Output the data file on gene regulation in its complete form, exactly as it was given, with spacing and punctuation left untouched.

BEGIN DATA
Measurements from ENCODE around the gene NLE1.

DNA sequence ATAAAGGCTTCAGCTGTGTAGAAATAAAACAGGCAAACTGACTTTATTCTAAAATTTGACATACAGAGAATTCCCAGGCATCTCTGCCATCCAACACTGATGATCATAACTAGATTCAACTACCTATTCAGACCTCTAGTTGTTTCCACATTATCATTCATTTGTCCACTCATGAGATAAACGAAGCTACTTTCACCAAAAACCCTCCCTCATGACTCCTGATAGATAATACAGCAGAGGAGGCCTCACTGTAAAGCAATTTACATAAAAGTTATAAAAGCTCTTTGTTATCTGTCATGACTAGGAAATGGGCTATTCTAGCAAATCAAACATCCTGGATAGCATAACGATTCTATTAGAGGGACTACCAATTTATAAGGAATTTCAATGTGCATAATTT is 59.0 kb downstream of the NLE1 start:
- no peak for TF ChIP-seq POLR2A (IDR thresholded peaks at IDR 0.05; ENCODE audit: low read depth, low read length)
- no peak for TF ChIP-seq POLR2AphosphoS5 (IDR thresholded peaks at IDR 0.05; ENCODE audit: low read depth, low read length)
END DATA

Measurements from ENCODE around the gene NLE1.

DNA sequence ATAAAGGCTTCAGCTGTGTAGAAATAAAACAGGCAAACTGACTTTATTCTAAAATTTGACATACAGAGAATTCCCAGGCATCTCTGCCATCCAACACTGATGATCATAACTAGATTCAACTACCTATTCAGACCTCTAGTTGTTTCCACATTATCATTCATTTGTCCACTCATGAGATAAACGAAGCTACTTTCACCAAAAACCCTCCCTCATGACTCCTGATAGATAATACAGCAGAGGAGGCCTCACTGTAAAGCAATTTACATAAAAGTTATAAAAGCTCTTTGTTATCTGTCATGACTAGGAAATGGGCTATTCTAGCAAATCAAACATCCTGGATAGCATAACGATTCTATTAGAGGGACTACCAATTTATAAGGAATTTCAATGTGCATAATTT is 59.0 kb downstream of the NLE1 start:
- no peak for TF ChIP-seq POLR2A (IDR thresholded peaks at IDR 0.05; ENCODE audit: low read depth, low read length)
- no peak for TF ChIP-seq POLR2AphosphoS5 (IDR thresholded peaks at IDR 0.05; ENCODE audit: low read depth, low read length)